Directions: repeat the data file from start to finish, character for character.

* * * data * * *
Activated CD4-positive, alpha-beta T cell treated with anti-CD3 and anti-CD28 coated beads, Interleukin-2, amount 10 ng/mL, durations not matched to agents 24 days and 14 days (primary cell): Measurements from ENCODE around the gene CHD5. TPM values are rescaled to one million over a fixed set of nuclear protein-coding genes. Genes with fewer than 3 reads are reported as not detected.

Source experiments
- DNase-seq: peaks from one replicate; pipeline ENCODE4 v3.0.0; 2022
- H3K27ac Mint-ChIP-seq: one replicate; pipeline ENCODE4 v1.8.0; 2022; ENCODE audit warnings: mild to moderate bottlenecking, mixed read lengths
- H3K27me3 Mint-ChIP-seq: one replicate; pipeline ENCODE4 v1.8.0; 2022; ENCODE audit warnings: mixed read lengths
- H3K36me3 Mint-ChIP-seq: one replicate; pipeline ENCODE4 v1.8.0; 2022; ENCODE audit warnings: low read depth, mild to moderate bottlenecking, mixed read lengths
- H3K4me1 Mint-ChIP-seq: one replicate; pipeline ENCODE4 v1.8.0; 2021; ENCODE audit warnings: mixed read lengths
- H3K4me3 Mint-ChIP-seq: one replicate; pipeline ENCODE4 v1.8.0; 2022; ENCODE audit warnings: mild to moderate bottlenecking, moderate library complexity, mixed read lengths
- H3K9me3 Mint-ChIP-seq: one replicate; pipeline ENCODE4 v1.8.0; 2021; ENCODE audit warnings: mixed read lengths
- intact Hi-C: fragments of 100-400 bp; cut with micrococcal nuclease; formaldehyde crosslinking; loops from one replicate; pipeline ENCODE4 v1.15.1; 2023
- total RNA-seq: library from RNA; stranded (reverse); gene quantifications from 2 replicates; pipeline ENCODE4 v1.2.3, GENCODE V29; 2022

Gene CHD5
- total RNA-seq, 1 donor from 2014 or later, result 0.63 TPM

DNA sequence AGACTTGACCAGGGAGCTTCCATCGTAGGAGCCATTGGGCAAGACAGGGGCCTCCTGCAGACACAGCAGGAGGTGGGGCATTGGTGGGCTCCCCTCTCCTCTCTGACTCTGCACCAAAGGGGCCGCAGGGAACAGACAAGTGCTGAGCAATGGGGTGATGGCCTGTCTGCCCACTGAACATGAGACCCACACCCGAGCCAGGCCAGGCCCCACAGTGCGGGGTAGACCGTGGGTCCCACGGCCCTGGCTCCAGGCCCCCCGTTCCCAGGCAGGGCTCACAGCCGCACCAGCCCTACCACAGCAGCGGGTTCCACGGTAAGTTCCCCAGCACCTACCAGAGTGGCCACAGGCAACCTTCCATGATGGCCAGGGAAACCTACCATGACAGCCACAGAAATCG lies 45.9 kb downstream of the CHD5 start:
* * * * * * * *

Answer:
Activated CD4-positive, alpha-beta T cell treated with anti-CD3 and anti-CD28 coated beads, Interleukin-2, amount 10 ng/mL, durations not matched to agents 24 days and 14 days (primary cell): Measurements from ENCODE around the gene CHD5. TPM values are rescaled to one million over a fixed set of nuclear protein-coding genes. Genes with fewer than 3 reads are reported as not detected.

Source experiments
- DNase-seq: peaks from one replicate; pipeline ENCODE4 v3.0.0; 2022
- H3K27ac Mint-ChIP-seq: one replicate; pipeline ENCODE4 v1.8.0; 2022; ENCODE audit warnings: mild to moderate bottlenecking, mixed read lengths
- H3K27me3 Mint-ChIP-seq: one replicate; pipeline ENCODE4 v1.8.0; 2022; ENCODE audit warnings: mixed read lengths
- H3K36me3 Mint-ChIP-seq: one replicate; pipeline ENCODE4 v1.8.0; 2022; ENCODE audit warnings: low read depth, mild to moderate bottlenecking, mixed read lengths
- H3K4me1 Mint-ChIP-seq: one replicate; pipeline ENCODE4 v1.8.0; 2021; ENCODE audit warnings: mixed read lengths
- H3K4me3 Mint-ChIP-seq: one replicate; pipeline ENCODE4 v1.8.0; 2022; ENCODE audit warnings: mild to moderate bottlenecking, moderate library complexity, mixed read lengths
- H3K9me3 Mint-ChIP-seq: one replicate; pipeline ENCODE4 v1.8.0; 2021; ENCODE audit warnings: mixed read lengths
- intact Hi-C: fragments of 100-400 bp; cut with micrococcal nuclease; formaldehyde crosslinking; loops from one replicate; pipeline ENCODE4 v1.15.1; 2023
- total RNA-seq: library from RNA; stranded (reverse); gene quantifications from 2 replicates; pipeline ENCODE4 v1.2.3, GENCODE V29; 2022

Gene CHD5
- total RNA-seq, 1 donor from 2014 or later, result 0.63 TPM

DNA sequence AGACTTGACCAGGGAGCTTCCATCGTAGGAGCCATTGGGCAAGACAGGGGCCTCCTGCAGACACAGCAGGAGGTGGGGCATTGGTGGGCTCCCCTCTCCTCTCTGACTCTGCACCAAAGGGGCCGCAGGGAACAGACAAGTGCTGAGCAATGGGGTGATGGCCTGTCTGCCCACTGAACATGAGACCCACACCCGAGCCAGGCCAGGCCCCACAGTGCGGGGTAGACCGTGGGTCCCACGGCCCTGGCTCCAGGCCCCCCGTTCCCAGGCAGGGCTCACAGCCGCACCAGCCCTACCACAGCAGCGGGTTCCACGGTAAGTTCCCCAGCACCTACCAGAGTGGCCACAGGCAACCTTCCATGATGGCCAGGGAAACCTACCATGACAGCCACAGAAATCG lies 45.9 kb downstream of the CHD5 start: